Guido van Rossum
guido at python.org
Sun Aug 12 21:21:03 CEST 2001
Glyph Lefkowitz <glyph at twistedmatrix.com> writes:
> As I mentioned in my other email, I think that less efficient should be
> the default. _Usually_ you need dynamism, although it would certainly be
> a good thing to have a more efficient way in some cases!
That may be usually for *your* classes :-). Most of *my* classes
don't need this. If the default is static, most users will not have
to change it (if my expectation is right that most classes don't need
to be dynamic), and so most classes will benefit from the speed-up of
static classes. Since classes that need to be dynamic are naturally
discovered during coding or testing (they give errors when trying to
change a class), selectively turning on the dynamics is easy -- and it
requires an explicit decision on the programmer's behalf.
On the other hand, if the default were dynamic (as it is for classic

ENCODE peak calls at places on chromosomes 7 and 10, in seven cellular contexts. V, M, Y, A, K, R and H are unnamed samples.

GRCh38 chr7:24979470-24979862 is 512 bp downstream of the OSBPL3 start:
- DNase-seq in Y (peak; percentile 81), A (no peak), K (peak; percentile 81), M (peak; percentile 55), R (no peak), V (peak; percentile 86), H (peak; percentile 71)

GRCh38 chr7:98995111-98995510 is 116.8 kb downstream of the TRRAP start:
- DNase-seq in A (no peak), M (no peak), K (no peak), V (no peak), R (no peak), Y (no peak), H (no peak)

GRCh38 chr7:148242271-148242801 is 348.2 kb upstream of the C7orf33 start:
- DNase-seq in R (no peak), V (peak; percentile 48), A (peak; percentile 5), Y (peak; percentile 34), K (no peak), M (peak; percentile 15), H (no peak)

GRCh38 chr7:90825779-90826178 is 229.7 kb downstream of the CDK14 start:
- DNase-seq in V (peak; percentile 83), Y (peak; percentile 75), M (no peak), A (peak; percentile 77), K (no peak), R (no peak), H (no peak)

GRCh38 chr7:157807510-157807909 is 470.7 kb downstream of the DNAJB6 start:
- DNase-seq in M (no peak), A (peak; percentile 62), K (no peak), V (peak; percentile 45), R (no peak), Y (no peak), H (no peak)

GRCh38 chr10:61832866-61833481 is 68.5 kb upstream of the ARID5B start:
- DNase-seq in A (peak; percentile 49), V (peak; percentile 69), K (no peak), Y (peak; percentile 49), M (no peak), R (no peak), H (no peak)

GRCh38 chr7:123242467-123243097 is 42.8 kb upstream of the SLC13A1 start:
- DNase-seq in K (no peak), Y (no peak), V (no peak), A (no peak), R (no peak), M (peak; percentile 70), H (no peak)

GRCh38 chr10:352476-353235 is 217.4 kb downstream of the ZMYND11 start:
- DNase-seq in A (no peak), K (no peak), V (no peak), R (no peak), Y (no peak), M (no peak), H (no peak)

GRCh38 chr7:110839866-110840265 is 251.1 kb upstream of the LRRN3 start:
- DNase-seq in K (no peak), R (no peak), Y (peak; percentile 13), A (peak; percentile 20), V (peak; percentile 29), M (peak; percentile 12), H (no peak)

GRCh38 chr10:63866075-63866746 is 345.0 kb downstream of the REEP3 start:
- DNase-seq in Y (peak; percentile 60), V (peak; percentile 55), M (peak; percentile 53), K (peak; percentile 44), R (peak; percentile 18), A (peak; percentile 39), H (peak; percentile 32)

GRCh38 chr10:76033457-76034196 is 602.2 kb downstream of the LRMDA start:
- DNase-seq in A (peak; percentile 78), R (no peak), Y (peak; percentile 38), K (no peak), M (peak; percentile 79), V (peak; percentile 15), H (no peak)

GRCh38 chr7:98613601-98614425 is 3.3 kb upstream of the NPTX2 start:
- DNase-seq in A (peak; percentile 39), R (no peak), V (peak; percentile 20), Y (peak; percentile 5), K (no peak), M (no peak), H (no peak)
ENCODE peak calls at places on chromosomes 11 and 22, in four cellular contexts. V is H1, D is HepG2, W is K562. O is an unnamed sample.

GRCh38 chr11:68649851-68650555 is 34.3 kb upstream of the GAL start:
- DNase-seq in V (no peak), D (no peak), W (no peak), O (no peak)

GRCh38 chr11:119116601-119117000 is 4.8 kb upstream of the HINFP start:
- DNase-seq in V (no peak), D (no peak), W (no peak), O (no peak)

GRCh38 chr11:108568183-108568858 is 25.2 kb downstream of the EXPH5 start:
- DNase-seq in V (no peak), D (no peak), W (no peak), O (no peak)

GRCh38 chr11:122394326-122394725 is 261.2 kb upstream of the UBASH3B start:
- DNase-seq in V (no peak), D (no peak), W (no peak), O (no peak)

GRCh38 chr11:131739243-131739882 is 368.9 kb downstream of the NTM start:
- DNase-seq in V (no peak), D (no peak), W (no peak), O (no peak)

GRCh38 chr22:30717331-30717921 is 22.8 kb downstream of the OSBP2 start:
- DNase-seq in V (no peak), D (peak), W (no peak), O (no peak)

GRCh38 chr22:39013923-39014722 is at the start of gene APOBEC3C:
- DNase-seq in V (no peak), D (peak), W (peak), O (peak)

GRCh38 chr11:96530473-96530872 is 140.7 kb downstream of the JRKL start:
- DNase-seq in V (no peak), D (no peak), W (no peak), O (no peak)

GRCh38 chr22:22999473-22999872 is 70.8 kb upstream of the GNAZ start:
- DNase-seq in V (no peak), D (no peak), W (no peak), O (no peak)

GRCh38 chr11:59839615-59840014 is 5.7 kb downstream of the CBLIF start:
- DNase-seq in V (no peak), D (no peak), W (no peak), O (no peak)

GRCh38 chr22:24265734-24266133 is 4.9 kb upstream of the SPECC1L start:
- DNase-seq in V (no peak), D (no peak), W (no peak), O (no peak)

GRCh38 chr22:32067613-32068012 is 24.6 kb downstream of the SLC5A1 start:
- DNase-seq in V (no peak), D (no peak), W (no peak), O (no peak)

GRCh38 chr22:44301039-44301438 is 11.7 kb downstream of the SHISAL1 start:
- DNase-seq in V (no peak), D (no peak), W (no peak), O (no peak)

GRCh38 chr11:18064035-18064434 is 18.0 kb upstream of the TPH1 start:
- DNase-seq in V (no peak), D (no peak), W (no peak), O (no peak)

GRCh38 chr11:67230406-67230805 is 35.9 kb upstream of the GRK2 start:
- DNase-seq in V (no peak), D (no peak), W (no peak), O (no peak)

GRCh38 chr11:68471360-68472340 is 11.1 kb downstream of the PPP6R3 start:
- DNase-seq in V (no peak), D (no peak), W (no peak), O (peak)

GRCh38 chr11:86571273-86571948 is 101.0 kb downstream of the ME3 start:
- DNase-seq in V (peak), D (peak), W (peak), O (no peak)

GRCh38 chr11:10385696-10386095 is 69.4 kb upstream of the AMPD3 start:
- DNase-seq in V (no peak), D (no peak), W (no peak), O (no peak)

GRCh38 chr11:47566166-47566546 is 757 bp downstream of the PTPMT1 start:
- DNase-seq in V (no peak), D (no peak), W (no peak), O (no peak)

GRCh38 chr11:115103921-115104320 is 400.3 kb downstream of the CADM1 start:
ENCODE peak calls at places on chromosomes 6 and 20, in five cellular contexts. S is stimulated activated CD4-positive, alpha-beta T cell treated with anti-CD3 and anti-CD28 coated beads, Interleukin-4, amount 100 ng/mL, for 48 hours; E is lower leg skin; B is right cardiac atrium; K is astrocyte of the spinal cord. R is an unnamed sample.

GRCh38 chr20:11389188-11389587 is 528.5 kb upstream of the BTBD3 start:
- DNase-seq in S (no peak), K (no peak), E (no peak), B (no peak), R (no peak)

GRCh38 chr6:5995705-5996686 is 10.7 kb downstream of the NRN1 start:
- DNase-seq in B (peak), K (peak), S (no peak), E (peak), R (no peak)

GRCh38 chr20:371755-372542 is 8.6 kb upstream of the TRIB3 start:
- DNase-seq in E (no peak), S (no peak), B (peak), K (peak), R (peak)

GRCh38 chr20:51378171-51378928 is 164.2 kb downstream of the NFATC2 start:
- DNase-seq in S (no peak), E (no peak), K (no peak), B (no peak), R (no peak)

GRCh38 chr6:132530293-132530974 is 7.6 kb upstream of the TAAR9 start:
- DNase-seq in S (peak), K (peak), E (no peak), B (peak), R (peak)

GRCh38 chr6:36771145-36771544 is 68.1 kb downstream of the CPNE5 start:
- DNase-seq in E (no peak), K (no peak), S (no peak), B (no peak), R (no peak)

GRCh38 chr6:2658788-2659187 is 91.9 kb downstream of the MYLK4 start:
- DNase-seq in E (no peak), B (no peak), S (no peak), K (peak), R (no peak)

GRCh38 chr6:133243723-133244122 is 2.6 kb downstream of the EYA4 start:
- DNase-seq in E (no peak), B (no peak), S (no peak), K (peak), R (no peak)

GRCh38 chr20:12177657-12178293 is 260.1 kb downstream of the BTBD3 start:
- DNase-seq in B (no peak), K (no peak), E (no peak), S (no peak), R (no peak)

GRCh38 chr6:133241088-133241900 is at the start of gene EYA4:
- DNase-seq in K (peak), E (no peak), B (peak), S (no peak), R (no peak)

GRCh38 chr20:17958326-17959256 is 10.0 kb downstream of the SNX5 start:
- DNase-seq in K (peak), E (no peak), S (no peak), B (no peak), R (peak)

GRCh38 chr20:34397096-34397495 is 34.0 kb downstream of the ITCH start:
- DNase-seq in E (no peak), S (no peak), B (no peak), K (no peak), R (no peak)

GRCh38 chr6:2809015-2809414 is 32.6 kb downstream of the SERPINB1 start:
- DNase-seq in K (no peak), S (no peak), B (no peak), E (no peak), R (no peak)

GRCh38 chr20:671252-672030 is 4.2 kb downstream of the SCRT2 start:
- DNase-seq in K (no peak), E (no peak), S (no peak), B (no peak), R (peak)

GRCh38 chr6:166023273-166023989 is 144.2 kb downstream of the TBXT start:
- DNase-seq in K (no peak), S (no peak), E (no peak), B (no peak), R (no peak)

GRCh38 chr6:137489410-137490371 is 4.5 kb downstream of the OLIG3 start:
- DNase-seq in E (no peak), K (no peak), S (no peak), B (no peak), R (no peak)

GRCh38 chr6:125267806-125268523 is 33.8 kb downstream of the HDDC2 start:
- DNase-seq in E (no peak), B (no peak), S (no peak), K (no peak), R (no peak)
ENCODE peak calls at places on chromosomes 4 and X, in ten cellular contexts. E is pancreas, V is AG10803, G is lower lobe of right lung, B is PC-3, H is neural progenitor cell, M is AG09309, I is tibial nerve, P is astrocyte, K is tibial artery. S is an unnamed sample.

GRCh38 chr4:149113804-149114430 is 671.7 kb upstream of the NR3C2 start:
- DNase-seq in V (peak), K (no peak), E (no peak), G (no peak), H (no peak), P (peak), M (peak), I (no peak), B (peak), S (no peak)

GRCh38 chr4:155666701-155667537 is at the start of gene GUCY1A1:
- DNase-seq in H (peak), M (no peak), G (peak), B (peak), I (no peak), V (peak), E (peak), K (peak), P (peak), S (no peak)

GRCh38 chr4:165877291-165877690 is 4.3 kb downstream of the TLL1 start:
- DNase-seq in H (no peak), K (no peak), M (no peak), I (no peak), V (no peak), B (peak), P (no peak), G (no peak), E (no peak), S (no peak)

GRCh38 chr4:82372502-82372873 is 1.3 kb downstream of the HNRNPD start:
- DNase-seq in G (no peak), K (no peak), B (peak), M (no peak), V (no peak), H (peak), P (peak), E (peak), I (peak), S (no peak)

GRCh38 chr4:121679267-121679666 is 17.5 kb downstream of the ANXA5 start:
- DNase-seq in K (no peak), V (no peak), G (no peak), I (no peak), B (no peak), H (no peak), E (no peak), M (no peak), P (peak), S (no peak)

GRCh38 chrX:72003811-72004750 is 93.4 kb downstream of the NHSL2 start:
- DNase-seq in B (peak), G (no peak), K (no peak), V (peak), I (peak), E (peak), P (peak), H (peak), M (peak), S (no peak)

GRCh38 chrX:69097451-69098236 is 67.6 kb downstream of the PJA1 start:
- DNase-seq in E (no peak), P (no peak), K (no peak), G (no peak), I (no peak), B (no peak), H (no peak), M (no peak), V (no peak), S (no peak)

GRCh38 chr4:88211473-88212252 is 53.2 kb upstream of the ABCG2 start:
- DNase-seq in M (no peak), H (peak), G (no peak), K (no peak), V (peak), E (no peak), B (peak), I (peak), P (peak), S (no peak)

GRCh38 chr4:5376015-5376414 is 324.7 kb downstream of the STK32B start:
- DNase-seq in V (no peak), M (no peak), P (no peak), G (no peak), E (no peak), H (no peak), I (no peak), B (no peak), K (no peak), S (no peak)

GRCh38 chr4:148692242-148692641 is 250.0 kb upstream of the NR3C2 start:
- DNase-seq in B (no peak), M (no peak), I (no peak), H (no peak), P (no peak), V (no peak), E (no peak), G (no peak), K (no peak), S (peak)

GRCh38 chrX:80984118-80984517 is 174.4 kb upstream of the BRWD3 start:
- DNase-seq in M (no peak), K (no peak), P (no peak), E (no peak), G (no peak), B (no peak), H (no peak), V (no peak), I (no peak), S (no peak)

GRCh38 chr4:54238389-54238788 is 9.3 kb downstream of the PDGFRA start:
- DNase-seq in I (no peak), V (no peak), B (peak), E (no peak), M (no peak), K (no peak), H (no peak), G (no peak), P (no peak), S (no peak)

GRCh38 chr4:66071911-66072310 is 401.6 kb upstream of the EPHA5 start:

classes), it will be very tedious to tune an application for speed --
because all classes are dynamic by default, use of dynamicism may have
crept into the design that requires expensive refactoring before a
class can be made static.
Maybe I'll make this a module-global default, like __metaclass__.
Also note that if a base class is dynamic, its subclasses inherit the
dynamic property by default. (You can still derive a static class
from a dynamic base by saying __dynamic__ = 0.)
> > What do you mean by "real reference replacement"?
> I think I meant "wishful thinking about python being more like
> smalltalk" :-)
But there already *is* a Smalltalk. There's no point in trying to
compete for another language's niche.
--Guido van Rossum (home page: http://www.python.org/~guido/)
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